William Hazlitt

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What advice does William Hazlitt give his son in "On the Conduct of Life"?

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William Hazlitt, in "On the Conduct of Life," advises his son, as he goes off to boarding school, to keeps his thoughts positive, to not judge others for things they can't control, to respect other people, to dress carefully, to cultivate the social graces, to avoid too much focus on studying, and to do his best to lead a balanced and healthy life.

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Hazlitt tells his son to "hope for the best" from his new school and not to decide in advance that he won't like the people there. Hazlitt notes that if his son expects the worst or gets upset if everything is not the way he would like it, he will create an unhappy experience for himself.

Hazlitt says to his son that he should have been friendlier to the other boys when he first met them and that he made a mistake in judging some for their clothes. He tells his son never to condemn others for what they cannot help, such as being poor. He advises his son, too, not to be scornful or disrespectful of the other students because they do not think as he does.

Although he doesn't want his son to judge others, Hazlitt advises him not to be "slovenly," as that implies disrespect for others. He advises his son to pay attention to the social graces and to moving gracefully, as these are important to getting along with people. He counsels his son not to spend too much time studying, but to be balanced in how he lives.

Hazlitt also advises his son to cultivate an air of "gravity" or seriousness and to avoid making friends by being ridiculous. He tells him, above all, to take care of his health by exercising, eating well, and getting enough sleep. He says that choosing a career can wait, but that he would like it if his son could become a painter.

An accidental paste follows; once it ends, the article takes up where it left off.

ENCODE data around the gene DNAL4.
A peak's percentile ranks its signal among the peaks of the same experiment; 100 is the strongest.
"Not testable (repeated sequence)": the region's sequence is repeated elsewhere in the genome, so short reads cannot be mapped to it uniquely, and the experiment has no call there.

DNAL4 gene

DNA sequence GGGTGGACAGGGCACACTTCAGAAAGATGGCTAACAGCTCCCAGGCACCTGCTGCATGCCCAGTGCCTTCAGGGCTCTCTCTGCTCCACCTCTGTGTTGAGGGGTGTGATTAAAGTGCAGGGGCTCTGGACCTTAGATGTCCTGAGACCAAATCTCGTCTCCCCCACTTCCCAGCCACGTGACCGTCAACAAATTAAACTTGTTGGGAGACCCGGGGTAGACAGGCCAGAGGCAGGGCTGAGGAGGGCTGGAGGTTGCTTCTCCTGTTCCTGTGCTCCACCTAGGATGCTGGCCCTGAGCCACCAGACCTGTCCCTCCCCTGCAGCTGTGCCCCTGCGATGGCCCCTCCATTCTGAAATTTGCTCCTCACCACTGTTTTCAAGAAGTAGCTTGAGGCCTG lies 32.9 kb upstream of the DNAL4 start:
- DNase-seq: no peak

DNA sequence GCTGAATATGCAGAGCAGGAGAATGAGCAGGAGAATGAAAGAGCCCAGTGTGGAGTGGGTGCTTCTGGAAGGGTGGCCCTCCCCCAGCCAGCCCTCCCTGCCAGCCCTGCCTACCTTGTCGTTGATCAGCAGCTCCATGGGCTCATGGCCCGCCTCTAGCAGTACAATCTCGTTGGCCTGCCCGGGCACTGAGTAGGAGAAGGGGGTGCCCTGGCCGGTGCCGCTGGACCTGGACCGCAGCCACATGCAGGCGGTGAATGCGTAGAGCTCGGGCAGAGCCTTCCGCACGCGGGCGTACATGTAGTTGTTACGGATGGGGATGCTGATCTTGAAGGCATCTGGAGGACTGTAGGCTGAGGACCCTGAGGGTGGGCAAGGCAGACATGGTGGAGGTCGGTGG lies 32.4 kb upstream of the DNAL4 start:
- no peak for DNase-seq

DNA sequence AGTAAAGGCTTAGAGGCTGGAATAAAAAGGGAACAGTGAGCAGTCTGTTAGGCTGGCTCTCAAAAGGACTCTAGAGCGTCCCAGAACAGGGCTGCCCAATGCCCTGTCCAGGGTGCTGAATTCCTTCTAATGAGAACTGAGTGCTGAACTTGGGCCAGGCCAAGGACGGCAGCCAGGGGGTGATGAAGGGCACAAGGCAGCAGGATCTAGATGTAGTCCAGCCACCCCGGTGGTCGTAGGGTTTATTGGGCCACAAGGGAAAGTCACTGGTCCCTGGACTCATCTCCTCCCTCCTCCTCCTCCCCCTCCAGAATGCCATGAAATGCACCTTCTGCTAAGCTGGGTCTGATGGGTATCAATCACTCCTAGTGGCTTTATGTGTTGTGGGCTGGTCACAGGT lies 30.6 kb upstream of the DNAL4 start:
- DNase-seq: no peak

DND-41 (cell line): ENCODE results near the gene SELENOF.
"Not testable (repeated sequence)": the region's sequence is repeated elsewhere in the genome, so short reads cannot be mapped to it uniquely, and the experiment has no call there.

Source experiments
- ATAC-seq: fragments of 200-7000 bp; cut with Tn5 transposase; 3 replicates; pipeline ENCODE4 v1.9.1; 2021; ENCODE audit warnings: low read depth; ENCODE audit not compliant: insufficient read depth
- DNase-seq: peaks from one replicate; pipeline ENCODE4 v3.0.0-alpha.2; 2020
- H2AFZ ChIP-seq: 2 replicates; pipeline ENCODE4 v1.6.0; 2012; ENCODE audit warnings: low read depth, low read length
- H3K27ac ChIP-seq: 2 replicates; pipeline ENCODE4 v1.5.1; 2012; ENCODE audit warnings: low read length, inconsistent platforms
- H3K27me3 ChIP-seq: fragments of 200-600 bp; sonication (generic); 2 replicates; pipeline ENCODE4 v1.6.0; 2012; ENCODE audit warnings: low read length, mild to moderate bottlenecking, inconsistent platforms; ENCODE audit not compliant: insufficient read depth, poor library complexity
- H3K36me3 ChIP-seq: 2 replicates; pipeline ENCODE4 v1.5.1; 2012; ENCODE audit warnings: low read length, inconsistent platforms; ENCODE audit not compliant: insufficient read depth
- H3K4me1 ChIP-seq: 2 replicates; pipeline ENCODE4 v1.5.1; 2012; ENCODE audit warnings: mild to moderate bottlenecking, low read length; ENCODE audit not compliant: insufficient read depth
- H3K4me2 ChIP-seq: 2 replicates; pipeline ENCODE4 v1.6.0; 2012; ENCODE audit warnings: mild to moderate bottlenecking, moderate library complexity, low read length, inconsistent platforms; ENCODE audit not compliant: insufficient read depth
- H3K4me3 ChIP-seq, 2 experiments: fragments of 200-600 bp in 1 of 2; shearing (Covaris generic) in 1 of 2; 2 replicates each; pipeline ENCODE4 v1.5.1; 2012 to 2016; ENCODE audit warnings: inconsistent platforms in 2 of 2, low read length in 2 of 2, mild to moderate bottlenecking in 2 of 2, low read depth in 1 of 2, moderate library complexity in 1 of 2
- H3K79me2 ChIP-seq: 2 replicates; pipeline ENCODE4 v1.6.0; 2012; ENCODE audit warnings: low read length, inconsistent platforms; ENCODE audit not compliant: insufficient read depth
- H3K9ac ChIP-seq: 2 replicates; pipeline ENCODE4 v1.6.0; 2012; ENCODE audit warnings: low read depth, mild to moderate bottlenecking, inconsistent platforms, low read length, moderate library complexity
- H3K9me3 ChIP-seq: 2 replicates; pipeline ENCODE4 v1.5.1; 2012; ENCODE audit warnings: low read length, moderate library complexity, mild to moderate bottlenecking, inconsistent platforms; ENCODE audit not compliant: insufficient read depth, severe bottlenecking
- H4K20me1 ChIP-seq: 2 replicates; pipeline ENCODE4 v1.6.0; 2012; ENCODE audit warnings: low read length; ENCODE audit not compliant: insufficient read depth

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How does Hazlitt advise his son about reading in "On the Conduct of Life"?

William Hazlitt, famous essayist and literary critic, wrote several essays. One of these essays, "On the Conduct of Life," was addressed to his son, also named William (the only one of Hazlitt's three sons to survive infancy). This essay was published in a collection titled Literary Remains of the Late William Hazlitt: With Notice of His Life in 1836. Thus, much of the essay is directed to Hazlitt's son as though Hazlitt himself were no longer living. Specifically, Hazlitt cautions his son that he may not be a part of his life for much longer, both owing to Hazlitt's own declining health and to the occasion of his son starting school.

In the content of the essay itself, Hazlitt tells his son that excessive reading can be dangerous. This advice is rather counterintuitive, since Hazlitt himself made a career of writing and literary criticism. Specifically, he enjoins his son never to read during meals, nor in the company of others—even if the conversation is trivial. The reason for this advice, according to Hazlitt, is that health and "good spirits" (i.e., being in a good mood) are as important as book learning. Hazlitt explains that, when himself a boy, he applied himself too closely to his studies, with the result that he missed out on other opportunities to learn from life itself.

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